As a business owner, many of you have been in the sales aspect most of the time in your business. It’s the lifeblood of your company and it’s what brings in the customers and keeps your techs from leaving.
But when it comes to hiring someone to help you with your digital marketing, how do you know you’re dealing with a true expert?
As you already know it’s about the hole, not the drill.
So if they’re jumping into selling themselves and how great they are, then that’s your first major red flag.
Another major red flag is when they start by telling you how bad your rankings are or that you’re losing so much business and they strike fear in you that you’re business is doing badly.
How could they even know that without a conversation?
I mean, there are of course some variables they can use to determine how many customers you could be missing out on, but that’s still not even reliable enough to make a proper determination about your business.
They should be asking the right questions. Questions about you and you’re business and where you want to go.
Questions like “So tell me about your business, what’s the biggest struggle right now?” or “What plans do you have to grow your business this year?” or “Where do you see your business in 3 yrs as far as revenue is concerned?”
Aside from that, once you get into a conversation with an “SEO or PPC Expert” they will want to talk more about the strategies within a campaign and they will start to use terms and acronyms you may not understand.
You’ve probably heard many of them before, but what do they all mean?
That’s really what this article is about, so let’s get started. I won’t go into details about every single acronym or term out there but I will give you the most common ones and the ones you will hear the “Experts” talk about.
Let’s begin with Google Ads – Which is a PPC platform, meaning Pay Per Click. This means that every time someone clicks on your ad in Google Search, you will pay $X for that click.
CPC – Cost Per Click – This will be the amount Google charges every time someone clicks on your ad.
CTR – Click Through Rate – This is a percentage or ratio that tells you how often your ad was clicked on compared to how often your ad was shown.
Impressions – How often your ad is shown on the Google Network. Each time it’s shown counts as one impression.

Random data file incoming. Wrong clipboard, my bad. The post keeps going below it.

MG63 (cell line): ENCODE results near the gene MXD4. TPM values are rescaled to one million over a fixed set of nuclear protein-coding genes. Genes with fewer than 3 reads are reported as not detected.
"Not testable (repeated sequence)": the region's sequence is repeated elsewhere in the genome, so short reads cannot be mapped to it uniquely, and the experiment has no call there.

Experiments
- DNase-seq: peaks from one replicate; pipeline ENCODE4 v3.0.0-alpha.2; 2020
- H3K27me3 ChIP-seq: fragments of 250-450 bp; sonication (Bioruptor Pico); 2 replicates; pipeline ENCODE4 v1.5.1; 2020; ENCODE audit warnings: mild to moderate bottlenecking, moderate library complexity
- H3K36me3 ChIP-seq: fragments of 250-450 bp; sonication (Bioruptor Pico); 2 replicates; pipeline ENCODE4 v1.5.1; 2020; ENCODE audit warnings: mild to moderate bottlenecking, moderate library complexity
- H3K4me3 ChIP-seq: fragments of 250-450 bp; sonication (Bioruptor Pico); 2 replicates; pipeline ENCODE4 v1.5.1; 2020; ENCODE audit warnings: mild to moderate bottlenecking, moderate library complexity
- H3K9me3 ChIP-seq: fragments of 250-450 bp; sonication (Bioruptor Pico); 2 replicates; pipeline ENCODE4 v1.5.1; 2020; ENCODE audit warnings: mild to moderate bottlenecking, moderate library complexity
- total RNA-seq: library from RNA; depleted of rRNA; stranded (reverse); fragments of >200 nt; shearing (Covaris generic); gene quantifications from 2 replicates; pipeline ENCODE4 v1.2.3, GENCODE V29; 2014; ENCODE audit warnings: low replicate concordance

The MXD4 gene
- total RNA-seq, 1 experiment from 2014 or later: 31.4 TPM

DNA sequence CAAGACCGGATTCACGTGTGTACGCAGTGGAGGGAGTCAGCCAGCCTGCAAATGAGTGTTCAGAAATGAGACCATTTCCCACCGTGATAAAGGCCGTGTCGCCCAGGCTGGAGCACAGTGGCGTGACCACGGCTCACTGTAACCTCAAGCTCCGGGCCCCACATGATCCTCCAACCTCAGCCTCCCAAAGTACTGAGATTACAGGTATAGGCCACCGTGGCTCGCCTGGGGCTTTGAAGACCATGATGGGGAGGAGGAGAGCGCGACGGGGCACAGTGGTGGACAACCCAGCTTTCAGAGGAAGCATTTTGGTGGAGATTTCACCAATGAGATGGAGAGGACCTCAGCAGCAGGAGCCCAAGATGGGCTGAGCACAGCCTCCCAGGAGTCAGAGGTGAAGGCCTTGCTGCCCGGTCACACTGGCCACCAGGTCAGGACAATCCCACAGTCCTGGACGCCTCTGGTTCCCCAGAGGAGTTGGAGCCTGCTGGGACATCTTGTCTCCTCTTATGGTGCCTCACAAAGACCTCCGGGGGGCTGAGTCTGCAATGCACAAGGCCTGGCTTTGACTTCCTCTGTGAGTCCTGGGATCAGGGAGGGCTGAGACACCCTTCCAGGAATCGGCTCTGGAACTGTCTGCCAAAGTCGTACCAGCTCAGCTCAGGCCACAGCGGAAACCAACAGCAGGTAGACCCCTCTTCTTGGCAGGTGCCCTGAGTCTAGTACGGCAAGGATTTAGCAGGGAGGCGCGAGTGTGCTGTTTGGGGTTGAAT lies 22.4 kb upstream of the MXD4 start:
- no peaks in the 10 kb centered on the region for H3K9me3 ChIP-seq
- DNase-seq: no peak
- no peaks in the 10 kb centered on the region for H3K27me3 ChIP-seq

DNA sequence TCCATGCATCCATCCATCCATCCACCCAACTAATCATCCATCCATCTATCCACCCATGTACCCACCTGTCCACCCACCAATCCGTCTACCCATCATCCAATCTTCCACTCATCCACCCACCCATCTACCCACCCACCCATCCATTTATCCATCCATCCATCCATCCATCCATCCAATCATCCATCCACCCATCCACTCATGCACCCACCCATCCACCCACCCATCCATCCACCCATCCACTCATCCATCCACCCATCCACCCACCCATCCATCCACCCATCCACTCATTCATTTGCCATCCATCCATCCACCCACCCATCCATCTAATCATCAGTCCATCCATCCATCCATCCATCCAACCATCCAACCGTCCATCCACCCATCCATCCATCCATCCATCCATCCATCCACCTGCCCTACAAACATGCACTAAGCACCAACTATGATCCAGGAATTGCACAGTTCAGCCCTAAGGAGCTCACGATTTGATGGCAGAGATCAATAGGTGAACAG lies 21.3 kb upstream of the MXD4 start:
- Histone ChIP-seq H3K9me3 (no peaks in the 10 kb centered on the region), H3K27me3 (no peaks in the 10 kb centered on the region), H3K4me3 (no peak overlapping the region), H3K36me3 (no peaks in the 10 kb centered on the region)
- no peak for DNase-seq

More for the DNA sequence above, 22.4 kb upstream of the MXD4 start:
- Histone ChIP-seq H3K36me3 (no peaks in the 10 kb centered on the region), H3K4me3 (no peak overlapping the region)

Google Network – The Google Network is a network of websites where Google either ownes or has partnered with Google to show your ad. There’s the Search Network and Display Network.
Search Network – This is Google search, and other Google sites like Google Maps and Shopping, and sites that partner with Google to show your ad.
Display Network – Think of this as Billboards. There are thousands of websites that Google uses to display your ads like banners, or billboards. Your ad will also show up on YouTube and Gmail.
LEAD – A lead is an actual person that has called your office or has filled out a form looking for an estimate or to book a time with you.
KPI – A key Performance Indicator is a type of performance measurement. It’s used to measure the success, or failure, of an activity in your business. In this case, marketing and advertising.
CPA – Cost Per Action – In Google Ads this means it’s the average amount that you get charged for a conversion from your Ad. It’s calculated by dividing the total cost of conversions by the total number of conversions. A very important KPI to look at. If you’re CPA is $150, then you have to calculate your cost to pay the marketer, there’s a good chance this isn’t profitable.
Conversion – This is when someone interacts with your ad, like clicking the ad, then when they’ve landed on your website, they either call you or they fill out a form for you to contact them. You’ll definitely want to be talking about this term. It’s also a Lead, and one of the most used KPI’s (Key Performance Indicator) to determine how well your ad is doing.